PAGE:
November 17, 2023

Love & Laughter On Stage

In November, Oakwood High School Performing Arts took center stage with Sarah Ruhl’s thought-provoking play, “The Clean House.” Directed by Oakwood teacher Javier Rivera, the production delves into the pursuit of love beyond societal expectations. Javier reflects on the significance of having a female playwright’s voice on Oakwood’s stage. Acknowledging the impact of a predominantly female-identifying Performing Arts Department, Javier expressed the joy of telling stories that resonated with the performers. Rivera also shares his insight, noting that the play challenges audiences to reconsider the true sources of happiness and fulfillment. “What Sarah Ruhl brings to our stage is a story about class, elitism, and how those who find themselves in the periphery of that sphere sometimes choose to hover further away from that epicenter to find a wealth of love that a lot of us lack.” 

Designing Atmosphere: Lighting and Costumes

The play’s artistic elements are crucial in bringing Ruhl’s vision to life. Ninah ‘24 describes her approach to costume design for the play. “When creating the first designs, I used the concepts of visual complexity vs minimalism to contrast each character’s wealth, culture, and lifestyle. Additionally, I color-blocked the relationships between the characters to ensure that the outfits reflected each person’s evolution through the show.”

Oakwood Performing Arts teacher Sarah Moretz explains that the lighting design facilitated a stark contrast between the internal space of the house and the external scenes. “Warm white lighting inside the house softened the stage’s bright white tones, while Act 2 introduced more saturated colors during moments of magical realism,” she shares.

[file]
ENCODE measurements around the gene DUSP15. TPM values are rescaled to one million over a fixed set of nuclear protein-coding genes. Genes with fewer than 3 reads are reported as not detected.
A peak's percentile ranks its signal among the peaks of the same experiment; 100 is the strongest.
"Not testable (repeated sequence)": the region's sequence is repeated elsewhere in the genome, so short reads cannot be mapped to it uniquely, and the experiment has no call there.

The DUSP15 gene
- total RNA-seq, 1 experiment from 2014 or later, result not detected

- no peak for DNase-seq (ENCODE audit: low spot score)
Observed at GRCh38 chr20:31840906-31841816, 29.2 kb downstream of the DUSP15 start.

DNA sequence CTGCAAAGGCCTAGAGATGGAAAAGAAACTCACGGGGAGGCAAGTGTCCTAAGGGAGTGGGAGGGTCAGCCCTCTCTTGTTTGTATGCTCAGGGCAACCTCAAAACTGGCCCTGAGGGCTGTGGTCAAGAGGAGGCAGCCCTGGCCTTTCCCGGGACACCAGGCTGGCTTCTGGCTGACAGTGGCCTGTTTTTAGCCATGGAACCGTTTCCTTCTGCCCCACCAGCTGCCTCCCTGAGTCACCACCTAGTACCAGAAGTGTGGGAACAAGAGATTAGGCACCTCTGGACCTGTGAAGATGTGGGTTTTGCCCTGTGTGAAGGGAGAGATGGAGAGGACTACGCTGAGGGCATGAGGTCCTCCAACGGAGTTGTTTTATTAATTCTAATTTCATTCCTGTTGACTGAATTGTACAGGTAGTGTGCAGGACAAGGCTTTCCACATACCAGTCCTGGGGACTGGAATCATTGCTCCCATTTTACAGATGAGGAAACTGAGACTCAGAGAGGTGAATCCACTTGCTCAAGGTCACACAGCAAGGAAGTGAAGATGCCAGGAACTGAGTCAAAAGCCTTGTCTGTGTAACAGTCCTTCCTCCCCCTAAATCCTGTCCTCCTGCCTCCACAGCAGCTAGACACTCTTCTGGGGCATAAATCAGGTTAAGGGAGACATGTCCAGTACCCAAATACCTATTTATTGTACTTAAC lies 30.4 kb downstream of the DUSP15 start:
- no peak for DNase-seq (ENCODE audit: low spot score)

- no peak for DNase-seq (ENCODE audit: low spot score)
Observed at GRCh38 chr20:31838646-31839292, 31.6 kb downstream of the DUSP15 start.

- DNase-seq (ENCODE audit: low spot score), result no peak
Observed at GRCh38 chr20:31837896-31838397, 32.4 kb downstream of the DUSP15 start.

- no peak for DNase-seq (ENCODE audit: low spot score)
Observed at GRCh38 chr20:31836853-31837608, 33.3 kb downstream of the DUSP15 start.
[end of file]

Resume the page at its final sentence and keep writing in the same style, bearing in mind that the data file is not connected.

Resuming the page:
Navigating Space Challenges: Scenic/Crew Accomplishments

One of the biggest challenges faced by the production team was space limitations. Sarah elaborates on the importance of creativity and attention to tiny details to elevate the performance. “We are not the Mark Taper, but this production deserved to be elevated to that caliber considering the mature and universally human themes that the students were bringing to our audience.” Attention to detail, even in seemingly minor actions like opening a curtain or presetting props, proved integral to the storytelling. The stage and booth crews excelled in conveying these nuances.

Delving into Tragic-Comic Themes

So much of the play centers on Matilde’s tragic-comic history and the quest to create the funniest joke of all time—a joke that is never told and is instead left to audience interpretation. Elisabeth ‘24 shares that “personally, I think the joke has Charles at the center of it, as it was formed when he ran off after Ana left to go swimming.” She adds that, like Virginia, she enjoys cleaning and feels more productive when her space is organized. One challenge that she faced during this process was resisting the urge to laugh on stage. “The script is very funny and cleverly written, and at times I struggled with not laughing at jokes in scenes I was a part of. The joke isn’t funny if the actors are in on it, and that was something that I had to learn.”

Oakwood’s production of “The Clean House” transcended the stage, inviting the audience to reflect on societal norms, the pursuit of love, and the unexpected sources of joy in the face of life’s complexities. The collaborative effort of the cast and crew, coupled with insightful direction, turned the play into a captivating exploration of the human experience.

Congrats to the entire cast and crew, and Oakwood teacher, Javier Rivera.


  • Lane: Malia ’25
  • Matilde: Elisabeth ’24
  • Virginia: Lila ’24 and Nora ’26
  • Charles: Jackson ’24 and Sayle ’25
  • Ana: Pearl ’24 and Tuesday ’25
  • STAGE MANAGER: Nora ’24
  • ASSISTANT STAGE MANAGERS: Brady ’26 and Franny ’25
  • COMPOSER: Maxwell ’25
  • STAGE CREW: Jenna ’27, Milo ’25, and Tommy ’25


  • Director: Javier Rivera
  • Technical Director/Scenic/Lighting Design: Sarah Moretz
  • Assistant Technical Director: Steph Zushi
  • Costume Design Team Mentor: Johnnyangel Pineda
  • Dialect Coach: Malu Bezerra
  • Sound Design Mentor: Becca Kessin